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Hospice Uniquely Qualified to Assist Caregivers Belonging to “Sandwich Generation”

You feel like you’re in the middle of an old-fashioned taffy pull – being stretched at both ends and there’s no way out.

Welcome to the “sandwich generation,” which finds you caring not only for your own children, but also your parents or in-laws or a complicated combination.

“It’s a lot of juggling at both ends – caring for your own children and/or grandchildren, but also making time for mom or dad and the changing needs they have as they age,” says Jan Amato, business development specialist for Emmanuel Hospice. “One minute, you’re making lunches for your school-age kids, and in the next, you’re arranging all kinds of medical appointments for your parents.

“There could be as many as four generations involved at once, and there you are, trying to keep everyone happy and healthy.”

The accompanying challenge: Dealing with a heavy dose of stress if you’re the designated driver for all those people looking to you for everything from meals to transportation to housing to emotional, physical and spiritual needs. Add in a serious, life-limiting illness, and it can feel entirely overwhelming.

In her capacity at Emmanuel Hospice, Amato has seen first-hand the effects of those stress-inducing conditions, and notes how Emmanuel is equipped to help not only its patients, but their family members cope and develop strategies for challenges posed by being caught up at both ends.

“A cardinal rule,” she emphasizes, “is regularly carving out some time for yourself, even if it’s a half hour to read, take a bath or work on a project, or just sit quietly and take in the present.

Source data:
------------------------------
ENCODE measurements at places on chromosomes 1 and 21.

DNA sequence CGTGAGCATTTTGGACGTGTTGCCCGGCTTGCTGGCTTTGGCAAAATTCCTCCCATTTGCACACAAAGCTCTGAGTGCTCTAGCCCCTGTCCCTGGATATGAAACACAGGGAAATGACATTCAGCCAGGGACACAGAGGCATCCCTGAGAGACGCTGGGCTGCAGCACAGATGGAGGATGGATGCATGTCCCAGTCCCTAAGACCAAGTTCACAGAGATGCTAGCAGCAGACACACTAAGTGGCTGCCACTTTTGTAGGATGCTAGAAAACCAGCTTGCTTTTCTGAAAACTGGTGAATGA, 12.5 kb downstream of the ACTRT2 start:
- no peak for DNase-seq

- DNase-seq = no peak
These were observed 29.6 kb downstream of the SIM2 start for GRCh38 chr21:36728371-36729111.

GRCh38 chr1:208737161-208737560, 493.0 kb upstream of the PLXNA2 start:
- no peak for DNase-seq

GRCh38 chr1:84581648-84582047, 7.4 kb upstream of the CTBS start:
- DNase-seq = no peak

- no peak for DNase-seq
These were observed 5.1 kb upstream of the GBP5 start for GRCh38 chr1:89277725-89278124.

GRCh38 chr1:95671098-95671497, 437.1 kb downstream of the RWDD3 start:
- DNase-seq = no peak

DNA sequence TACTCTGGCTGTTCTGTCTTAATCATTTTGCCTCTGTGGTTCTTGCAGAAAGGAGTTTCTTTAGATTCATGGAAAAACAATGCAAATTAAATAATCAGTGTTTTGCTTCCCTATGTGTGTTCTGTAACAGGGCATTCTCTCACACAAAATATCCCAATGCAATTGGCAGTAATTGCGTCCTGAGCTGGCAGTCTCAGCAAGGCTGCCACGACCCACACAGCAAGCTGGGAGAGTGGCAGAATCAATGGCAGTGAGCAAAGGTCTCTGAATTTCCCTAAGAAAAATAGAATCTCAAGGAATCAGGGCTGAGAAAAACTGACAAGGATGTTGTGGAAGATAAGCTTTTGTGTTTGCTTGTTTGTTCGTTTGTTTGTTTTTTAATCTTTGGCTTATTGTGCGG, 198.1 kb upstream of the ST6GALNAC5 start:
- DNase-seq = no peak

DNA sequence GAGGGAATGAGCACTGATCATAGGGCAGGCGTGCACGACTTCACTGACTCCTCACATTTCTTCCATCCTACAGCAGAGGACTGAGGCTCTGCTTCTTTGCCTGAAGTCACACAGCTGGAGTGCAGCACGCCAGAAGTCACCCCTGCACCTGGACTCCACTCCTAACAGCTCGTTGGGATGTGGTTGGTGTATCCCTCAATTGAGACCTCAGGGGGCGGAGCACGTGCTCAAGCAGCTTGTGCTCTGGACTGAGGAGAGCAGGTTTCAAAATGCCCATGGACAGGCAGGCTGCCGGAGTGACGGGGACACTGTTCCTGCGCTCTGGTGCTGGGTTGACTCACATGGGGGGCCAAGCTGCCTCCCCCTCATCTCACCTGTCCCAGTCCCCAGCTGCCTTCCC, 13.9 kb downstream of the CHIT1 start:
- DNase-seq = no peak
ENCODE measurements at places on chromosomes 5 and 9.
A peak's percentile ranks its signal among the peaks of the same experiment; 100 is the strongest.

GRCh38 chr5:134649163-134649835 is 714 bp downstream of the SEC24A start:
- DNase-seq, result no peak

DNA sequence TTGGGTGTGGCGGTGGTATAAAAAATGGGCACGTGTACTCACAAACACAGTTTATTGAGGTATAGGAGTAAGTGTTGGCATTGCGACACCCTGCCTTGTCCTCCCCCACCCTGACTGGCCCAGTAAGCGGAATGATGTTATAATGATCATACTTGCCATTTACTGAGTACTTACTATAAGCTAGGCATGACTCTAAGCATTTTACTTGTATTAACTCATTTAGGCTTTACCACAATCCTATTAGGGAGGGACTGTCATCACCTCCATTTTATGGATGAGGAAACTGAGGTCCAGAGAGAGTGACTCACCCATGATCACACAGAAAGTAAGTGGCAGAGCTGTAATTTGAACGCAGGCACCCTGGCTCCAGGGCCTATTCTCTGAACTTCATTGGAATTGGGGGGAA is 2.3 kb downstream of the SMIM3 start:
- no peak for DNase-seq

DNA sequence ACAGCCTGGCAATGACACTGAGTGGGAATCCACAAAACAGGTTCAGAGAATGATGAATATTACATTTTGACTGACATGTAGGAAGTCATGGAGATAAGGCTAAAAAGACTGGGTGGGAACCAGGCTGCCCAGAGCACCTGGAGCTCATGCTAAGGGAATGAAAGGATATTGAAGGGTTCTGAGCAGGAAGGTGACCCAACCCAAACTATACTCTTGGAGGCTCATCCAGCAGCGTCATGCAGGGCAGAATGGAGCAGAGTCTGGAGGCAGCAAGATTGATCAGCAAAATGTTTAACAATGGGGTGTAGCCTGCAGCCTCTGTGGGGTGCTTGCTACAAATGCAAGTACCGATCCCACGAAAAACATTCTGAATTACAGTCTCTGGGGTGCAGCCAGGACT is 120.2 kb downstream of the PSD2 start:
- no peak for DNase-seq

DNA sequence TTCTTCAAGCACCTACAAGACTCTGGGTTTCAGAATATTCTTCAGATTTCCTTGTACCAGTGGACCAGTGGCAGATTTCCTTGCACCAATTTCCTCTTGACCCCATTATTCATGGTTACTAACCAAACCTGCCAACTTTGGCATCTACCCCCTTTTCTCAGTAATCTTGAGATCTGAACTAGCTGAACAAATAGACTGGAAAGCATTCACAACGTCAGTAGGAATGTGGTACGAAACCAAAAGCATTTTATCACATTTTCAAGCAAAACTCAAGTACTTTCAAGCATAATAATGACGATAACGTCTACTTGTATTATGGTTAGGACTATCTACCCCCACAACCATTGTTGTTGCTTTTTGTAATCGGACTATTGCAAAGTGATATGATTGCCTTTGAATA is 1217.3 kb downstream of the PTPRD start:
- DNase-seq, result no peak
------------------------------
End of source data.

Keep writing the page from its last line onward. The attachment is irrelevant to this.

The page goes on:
“You need to find something that’s enjoyable to you, and then take the time to do it, and without taking that phone call.”

Amato also has personal experience with the juggling act of the sandwich generation. Her father-in-law is located in Ohio, while Amato and her husband still reside in Michigan. To help care for him, her husband and his siblings take turns visiting. But Amato says it’s typical for one sibling to absorb more responsibility for mom or dad, and that can lead to stress and friction.

“We try to walk that journey with the patient and their family, and a lot of times there are multiple family members expressing different opinions on how that journey should look.”

Amato says it’s important for caregivers to develop a self-care strategy that includes:

  • Building a strong support system.
  • Setting aside time for self-care and staying engaged with your hobbies and interests.
  • Not discounting what others can do; lean on your network and be willing to delegate.
  • Keeping priorities organized.

National platforms like CaringBridge also offer helpful resources for navigating challenges of being a caregiver with tools to help you share and communicate updates with loved ones, as well as ask for and receive support.

“At Emmanuel Hospice, we’re qualified to connect people with professionals who specialize in counseling that helps those who might feel overwhelmed as a caregiver at both ends,” Amato says. “People need to know it’s OK to have that third party intervene.”

For more information, call 616.719.0919, or visit